November Reading

Plus the previous month’s  list of stuff I was reading slowly, with a couple of new things added to it.

 

Claudia Rankine, Citizen: I’d been reading this on and off for months as an ebook, and it was as good as everyone said (which is spectacularly good); and then I saw the paperback and there is something about the quality of the paper and obviously I had to read it all and it’s glorious.

JiHyeon Lee, Pool: Reviewed here; and beautiful.

Dale Jamieson and Bonnie Nadzam, Love in the Anthropocene: I’m … not sure yet what to make of this; I’m underwhelmed; and the book’s foreword and afterword both suggest I’m doing it an injustice. I need more time.

Monica Byrne, The Girl in the Road: A reread, for a Strange Horizons book club which you can find here. On a second read I find I’m still a fan of the sheer energy of the book as well as the refreshing, relatable dickishness of Meena. I also find myself a little more sceptical of things that said energy had previously encouraged me to ignore. The book club was great fun, as ever; and addressed a few questions I don’t see addressed often enough regarding the role of non-white/western critics. I wish we’d had time to get into the gender politics of the book (and particularly the depiction of the one trans character, as I have … reservations) , so I’m hoping someone asks a question in the comments to allow us to get into it.

Ernest Hemingway, Fiesta/The Sun Also Rises: This was work, does work count? It is about dicks and animal cruelty and sads; but I like it better than other Hemingway things.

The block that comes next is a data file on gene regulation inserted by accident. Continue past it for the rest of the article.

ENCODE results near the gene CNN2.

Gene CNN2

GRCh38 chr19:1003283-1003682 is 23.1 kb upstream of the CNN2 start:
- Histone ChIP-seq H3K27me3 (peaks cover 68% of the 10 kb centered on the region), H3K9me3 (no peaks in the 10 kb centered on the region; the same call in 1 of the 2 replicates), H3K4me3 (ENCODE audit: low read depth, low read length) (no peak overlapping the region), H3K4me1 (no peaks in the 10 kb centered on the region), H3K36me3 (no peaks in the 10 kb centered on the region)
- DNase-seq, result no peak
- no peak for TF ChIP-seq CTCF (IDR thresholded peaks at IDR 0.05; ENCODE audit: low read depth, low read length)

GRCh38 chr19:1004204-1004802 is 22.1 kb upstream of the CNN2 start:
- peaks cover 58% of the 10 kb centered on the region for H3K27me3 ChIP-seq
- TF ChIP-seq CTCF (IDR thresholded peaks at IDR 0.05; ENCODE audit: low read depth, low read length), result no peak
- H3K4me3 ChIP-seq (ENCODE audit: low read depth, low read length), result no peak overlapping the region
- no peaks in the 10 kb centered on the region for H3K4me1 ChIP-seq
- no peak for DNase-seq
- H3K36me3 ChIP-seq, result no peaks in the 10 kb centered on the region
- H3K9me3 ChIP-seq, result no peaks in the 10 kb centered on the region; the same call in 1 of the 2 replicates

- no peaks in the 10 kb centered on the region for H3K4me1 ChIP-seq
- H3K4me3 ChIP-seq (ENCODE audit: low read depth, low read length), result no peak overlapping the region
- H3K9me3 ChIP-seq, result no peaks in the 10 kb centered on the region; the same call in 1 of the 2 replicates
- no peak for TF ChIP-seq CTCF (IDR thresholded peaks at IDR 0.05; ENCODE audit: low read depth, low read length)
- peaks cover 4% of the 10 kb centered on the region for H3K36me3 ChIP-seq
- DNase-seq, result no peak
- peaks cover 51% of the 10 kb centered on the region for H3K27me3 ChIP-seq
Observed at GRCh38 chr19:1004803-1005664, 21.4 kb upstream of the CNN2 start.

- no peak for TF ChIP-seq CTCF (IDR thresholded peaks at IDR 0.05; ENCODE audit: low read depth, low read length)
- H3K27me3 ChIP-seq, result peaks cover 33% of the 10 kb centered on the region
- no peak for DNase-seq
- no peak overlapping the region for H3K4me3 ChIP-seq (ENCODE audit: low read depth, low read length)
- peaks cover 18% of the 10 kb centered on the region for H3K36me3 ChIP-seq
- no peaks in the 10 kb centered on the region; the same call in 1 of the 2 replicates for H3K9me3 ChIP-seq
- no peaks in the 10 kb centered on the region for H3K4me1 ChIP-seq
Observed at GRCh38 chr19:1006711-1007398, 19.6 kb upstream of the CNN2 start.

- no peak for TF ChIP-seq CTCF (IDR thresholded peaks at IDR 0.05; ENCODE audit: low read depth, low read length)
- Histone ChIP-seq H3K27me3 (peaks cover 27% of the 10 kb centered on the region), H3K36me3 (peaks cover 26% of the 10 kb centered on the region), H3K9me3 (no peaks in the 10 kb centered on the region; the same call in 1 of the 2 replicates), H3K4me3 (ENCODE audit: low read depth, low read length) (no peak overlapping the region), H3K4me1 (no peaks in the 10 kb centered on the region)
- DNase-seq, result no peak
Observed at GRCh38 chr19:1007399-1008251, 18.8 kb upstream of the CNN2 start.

Daljit Nagra, Tippoo Sultan’s Incredible White Man-Eating Tiger Toy-Machine!!!: Obviously my choice to read this was a politically motivated one. I did write a positively unhinged thing about the machine in question and Tipu Sultan’s legacy, and why the Kohinoor diamond is the Elder Wand and why we should send the royal family into space, but I’m not sure the world is ready for it.

Maria Negroni, Dark Museum: There are short stories that are longer than this book; it’s practically a pamphlet. And yet it’s rich and dense and I am the second owner of this copy (a reviewer we sent it to said she couldn’t take it on at the moment so I’m having a go) and between us we’ve practically underlined and annotated the whole thing.

Joy Chant, Red Moon and Black Mountain: I read this because it’s a British portal fantasy published during the period in which I am academically interested; and also because Erin has spoken well of it. I think it may require a separate post. I don’t know that I can include in my actual thesis, which is very focused (for good reason) on the British children’s fantasy canon–this book has rather faded from memory and I’m not even sure it’s children’s literature, though I could make a decent argument for it. But it’s fascinating; plus I sometimes forget how much I enjoy a certain sort of high fantasy and this was certainly of that sort. .

 

 

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